But beyond continuing efforts on the part of some corrupt politicians to thwart the rights of citizens, sometimes citizens, themselves, abrogate their rights in the most puzzling way — by not voting at all. What’s up with that? People died, quite literally, to protect our freedoms and rights. How can we possibly betray the passion and sacrifice of those who fought wars, who suffered beatings and even lynchings in order to advance the idea that all people in this democracy must have an equal right to vote.
Here in the District of Columbia, the election is very consequential — a new mayor, members of the City Council, other important political offices that will determine the fate of our city for years to come. You can vote for whomever you choose — what you do in the ballot box is your business only! — but you must exercise your right and responsibility to vote.
Reporters and pollsters are predicting low voter turnout because of apathy and ennui emanating from the too-long campaign season. Get a grip, my friends! Apathy should never be allowed to cast the deciding vote in any election. Whatever jurisdiction is your home, you have a great civic obligation to take the small amount of time required that day to go to the polls and cast your vote.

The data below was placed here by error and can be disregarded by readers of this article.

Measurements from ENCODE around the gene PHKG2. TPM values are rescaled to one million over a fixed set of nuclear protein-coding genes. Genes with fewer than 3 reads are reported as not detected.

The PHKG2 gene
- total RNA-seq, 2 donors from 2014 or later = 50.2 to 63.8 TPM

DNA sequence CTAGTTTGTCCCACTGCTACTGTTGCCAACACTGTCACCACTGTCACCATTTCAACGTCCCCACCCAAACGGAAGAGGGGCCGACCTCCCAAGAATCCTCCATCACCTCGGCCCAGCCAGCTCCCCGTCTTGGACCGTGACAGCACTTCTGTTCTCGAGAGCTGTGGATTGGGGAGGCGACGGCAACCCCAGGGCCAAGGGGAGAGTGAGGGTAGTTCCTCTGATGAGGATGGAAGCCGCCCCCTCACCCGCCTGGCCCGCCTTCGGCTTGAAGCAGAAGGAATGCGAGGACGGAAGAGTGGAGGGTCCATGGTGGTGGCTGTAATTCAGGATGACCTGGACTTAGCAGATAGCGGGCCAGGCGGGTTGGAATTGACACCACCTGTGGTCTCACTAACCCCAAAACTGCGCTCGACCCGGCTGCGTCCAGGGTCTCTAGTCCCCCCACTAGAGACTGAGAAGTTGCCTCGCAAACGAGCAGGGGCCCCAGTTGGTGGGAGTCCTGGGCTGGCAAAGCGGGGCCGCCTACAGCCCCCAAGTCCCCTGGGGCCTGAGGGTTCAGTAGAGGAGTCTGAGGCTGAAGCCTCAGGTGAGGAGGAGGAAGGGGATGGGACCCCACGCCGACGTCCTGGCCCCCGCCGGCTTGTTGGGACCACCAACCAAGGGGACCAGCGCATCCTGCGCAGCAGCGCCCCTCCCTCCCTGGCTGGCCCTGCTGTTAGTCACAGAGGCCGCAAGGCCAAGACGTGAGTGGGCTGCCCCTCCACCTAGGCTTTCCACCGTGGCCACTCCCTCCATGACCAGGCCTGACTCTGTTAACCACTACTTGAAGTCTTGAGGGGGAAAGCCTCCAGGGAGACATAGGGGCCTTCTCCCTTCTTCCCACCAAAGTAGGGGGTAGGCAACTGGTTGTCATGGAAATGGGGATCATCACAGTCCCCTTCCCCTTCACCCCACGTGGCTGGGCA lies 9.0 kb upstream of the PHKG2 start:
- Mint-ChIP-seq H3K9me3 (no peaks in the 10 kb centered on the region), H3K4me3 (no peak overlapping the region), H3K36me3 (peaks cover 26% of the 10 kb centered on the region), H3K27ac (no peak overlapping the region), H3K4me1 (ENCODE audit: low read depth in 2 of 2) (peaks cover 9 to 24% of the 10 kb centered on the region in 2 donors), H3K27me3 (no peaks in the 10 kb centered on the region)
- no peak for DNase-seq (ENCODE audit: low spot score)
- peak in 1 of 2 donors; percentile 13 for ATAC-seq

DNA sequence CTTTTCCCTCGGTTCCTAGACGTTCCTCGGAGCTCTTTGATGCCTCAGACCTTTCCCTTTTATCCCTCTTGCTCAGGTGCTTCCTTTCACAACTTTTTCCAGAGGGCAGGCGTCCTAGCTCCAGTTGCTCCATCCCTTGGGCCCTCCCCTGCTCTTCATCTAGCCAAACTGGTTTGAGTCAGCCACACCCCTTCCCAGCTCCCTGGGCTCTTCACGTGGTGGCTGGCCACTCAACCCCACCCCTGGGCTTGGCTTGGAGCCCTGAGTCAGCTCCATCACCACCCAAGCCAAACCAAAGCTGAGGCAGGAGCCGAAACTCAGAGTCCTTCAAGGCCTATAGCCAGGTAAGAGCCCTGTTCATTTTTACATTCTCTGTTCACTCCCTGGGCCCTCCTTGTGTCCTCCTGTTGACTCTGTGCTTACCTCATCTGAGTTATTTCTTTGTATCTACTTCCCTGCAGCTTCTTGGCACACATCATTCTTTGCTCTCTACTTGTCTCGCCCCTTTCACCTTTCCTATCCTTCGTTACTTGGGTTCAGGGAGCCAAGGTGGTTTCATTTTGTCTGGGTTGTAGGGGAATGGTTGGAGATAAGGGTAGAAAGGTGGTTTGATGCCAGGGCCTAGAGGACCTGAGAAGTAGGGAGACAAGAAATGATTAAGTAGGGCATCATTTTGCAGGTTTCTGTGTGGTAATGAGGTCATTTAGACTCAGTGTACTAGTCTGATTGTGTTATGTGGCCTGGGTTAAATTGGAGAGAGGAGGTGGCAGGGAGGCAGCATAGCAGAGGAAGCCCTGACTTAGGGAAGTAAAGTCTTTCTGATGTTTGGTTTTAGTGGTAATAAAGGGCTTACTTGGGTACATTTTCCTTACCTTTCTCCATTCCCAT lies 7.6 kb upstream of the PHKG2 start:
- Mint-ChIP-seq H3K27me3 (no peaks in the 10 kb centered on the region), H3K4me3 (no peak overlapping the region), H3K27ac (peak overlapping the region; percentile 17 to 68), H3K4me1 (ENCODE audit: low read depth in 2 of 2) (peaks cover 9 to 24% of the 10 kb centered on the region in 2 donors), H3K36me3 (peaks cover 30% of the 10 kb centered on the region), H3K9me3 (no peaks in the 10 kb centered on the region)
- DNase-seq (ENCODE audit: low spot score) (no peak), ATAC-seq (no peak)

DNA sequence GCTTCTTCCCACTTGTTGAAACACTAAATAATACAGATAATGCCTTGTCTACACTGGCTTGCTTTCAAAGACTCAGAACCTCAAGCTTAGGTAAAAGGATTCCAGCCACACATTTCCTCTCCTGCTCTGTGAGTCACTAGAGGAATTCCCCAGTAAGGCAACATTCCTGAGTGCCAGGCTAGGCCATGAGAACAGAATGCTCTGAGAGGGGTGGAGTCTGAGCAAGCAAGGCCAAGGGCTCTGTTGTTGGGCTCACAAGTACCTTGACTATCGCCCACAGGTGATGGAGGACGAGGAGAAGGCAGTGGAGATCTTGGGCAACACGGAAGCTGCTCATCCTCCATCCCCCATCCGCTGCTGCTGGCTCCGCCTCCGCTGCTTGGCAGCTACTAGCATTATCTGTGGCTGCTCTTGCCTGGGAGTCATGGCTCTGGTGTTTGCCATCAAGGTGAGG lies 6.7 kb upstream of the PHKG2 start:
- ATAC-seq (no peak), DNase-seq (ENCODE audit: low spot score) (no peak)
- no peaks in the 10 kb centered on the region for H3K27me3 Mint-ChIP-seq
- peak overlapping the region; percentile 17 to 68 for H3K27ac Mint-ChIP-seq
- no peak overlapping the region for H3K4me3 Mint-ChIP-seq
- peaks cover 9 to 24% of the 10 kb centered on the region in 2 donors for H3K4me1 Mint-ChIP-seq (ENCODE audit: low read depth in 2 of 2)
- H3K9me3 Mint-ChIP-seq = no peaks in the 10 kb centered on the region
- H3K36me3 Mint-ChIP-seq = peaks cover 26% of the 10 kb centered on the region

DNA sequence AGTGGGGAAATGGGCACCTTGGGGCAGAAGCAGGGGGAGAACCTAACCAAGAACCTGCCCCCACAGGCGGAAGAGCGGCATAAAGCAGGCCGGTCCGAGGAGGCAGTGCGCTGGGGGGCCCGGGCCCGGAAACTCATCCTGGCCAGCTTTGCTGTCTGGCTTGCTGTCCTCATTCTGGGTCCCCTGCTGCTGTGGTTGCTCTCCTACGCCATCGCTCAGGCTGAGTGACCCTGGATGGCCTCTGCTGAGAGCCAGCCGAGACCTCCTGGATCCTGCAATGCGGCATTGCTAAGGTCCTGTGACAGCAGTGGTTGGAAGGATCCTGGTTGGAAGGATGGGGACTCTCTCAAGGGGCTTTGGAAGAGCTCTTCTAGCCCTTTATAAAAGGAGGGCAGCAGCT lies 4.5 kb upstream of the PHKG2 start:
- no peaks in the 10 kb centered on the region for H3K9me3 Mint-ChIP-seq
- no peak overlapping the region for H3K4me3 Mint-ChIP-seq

Voting is our most precious right AND responsibility. I urge all members of the Trinity community to make sure that voting is at the top of your “To Do” list on Tuesday!Read comments (0) Add Comment
Synod StratagemsOctober 19, 2014
If you only read the secular media, you probably think that the recently-concluded Vatican Synod on the Family was a huge disappointment, an ecclesiastical gathering whose primary conclusions were a setback for 21st Century ideas about social relationships. “Catholic Church Scraps Welcome to Gays…” was the headline of the Associated Press story that went out immediately when the Synod report was released, and that headline was repeated in countless newspapers and online stories all weekend.
But the headline is wrong, and like most secular media who make hash of religious news, the AP reporters and headline writers went for the sensational rather than the accurate.
They also missed the really big story.